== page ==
At the conclusion of the introduction of the evidence adduced on behalf of the plaintiff and the defendants, adverse motions for judgment were addressed to the court. The motion for judgment in favor of the defendants was granted. The entry of a conformable judgment ensued, from which the plaintiff Fenton prosecutes the present appeal.

In the consideration of the grounds of appeal, it is of basic significance initially to observe that the contractual engagements of the parties by their express terms required only the mailing of a written notice of the cancellation to the insured at the address appearing in the instruments in order to effectuate their termination. Cf. Pearson v. General Casualty and Surety Co. , 107 N.J.L. 509 (E. & A. 1931); Werner v. Commonwealth Casualty Co. , 109 N.J.L. 119 (E. & A. 1932); McBride v. New Amsterdam Casualty Co. , 12 N.J. Misc. 617 (Sup. Ct. 1934).

It has been held in accord with the weight of the pertinent authorities that where the mailing of the written notice of cancellation in strict conformity with the expressed essentials of such a provision is established by proof, the cancellation is effectual without evidence of the receipt of the notice by the insured. Raiken v. Commercial Casualty Ins. Co. , 135 A. 479 (N.J. Sup. Ct. 1926, not otherwise reported). The agreements contemplated only constructive notice of cancellation.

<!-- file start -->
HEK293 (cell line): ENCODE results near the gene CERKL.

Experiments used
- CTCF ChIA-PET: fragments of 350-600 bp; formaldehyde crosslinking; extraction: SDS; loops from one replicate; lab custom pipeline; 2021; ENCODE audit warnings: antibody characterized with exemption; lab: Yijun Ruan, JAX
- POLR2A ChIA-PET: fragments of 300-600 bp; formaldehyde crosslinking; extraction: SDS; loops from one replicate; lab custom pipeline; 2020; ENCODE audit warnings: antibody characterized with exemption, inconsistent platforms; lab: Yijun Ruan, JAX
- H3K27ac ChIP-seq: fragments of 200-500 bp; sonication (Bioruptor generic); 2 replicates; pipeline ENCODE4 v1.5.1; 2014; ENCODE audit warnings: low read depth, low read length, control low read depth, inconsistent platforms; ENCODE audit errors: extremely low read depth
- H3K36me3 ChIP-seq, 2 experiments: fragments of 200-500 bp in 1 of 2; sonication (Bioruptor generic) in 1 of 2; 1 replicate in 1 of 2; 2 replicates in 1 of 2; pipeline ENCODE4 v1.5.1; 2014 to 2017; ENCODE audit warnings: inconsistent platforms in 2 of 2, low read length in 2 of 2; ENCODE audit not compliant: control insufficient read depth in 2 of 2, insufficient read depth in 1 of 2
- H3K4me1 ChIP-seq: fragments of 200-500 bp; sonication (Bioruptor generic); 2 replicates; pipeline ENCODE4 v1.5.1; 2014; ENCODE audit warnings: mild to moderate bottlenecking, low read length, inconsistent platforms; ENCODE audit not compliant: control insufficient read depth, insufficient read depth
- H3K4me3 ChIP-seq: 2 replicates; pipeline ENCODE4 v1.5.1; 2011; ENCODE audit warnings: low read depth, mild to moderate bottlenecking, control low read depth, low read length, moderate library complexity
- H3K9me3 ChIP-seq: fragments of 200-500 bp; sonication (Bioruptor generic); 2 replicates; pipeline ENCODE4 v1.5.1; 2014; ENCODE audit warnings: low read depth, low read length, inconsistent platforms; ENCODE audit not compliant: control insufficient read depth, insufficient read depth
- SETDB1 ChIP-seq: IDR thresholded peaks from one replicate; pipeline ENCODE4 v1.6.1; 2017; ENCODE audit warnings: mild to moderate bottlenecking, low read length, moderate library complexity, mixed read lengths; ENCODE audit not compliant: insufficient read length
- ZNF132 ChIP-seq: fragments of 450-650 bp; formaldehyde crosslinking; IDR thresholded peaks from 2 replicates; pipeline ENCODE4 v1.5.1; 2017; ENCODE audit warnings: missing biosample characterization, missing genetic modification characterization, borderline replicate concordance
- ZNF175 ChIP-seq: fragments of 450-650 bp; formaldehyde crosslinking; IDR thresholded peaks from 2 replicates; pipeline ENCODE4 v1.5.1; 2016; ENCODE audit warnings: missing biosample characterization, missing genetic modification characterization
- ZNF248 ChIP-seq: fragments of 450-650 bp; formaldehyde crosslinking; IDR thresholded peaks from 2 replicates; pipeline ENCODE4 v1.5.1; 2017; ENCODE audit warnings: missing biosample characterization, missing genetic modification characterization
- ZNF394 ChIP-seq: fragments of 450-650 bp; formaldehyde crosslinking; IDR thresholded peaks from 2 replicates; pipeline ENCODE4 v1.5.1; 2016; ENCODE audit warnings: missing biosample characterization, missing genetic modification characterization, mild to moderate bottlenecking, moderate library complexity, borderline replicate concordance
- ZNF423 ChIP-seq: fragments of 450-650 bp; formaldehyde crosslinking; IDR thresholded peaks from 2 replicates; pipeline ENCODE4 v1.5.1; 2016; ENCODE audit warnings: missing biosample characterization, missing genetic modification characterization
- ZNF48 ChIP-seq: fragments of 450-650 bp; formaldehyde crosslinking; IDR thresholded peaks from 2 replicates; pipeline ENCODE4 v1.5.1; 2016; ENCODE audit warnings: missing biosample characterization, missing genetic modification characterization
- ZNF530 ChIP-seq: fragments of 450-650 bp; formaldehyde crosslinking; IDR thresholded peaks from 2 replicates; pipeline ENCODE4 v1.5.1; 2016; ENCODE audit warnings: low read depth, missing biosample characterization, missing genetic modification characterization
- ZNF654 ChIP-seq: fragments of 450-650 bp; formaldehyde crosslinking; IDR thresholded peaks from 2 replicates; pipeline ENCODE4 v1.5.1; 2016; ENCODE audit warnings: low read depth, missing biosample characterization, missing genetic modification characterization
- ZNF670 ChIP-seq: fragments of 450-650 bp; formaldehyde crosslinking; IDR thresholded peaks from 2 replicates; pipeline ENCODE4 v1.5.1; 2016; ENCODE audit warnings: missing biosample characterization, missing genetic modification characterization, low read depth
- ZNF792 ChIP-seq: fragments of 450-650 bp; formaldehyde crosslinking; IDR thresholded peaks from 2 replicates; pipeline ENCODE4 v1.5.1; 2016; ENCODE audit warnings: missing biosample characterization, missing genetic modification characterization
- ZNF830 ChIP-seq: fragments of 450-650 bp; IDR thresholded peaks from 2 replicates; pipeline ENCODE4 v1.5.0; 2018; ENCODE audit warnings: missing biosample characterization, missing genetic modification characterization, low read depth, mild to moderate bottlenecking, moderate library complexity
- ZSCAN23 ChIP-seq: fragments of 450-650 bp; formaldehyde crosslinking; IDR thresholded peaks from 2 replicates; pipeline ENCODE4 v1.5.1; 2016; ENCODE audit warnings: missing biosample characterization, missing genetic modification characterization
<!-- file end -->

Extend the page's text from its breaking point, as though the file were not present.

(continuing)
At the trial of the present action definite and precise evidence of the proper mailing to the plaintiff on January 11, 1952 of the requisite notice of cancellation effective January 22, 1952 flowed from the testimony of the witness Marie Ferrera, elucidated by the confirmatory exhibits. It may be well to explain that the notice was expressly applicable to both the policy and service contract and mailed to the address of the plaintiff appearing in those documents which, at the trial, was acknowledged to be the address of the plaintiff's residence.

[28 NJSuper Page 349]

In that state of the evidence the endeavor was made on behalf of the plaintiff to prove that the notice of cancellation was not received by the plaintiff or for him by his wife. The trial judge resolved that such evidence was irrelevant and immaterial to the determinative issue of the case and sustained the objections to its introduction.

We notice, however, the interrogation of the plaintiff's wife:

"Q. Who gets the mail in the morning? A. I receive the mail.

Q. Do you open the mail if it is addressed to your husband? A. I do.

Q. Did you, Mrs. Fenton, ever receive a letter addressed to your husband, which was the original of the notice of cancellation -- A. I don't remember.

Mr. Harkavy: Just a minute. I object to the question."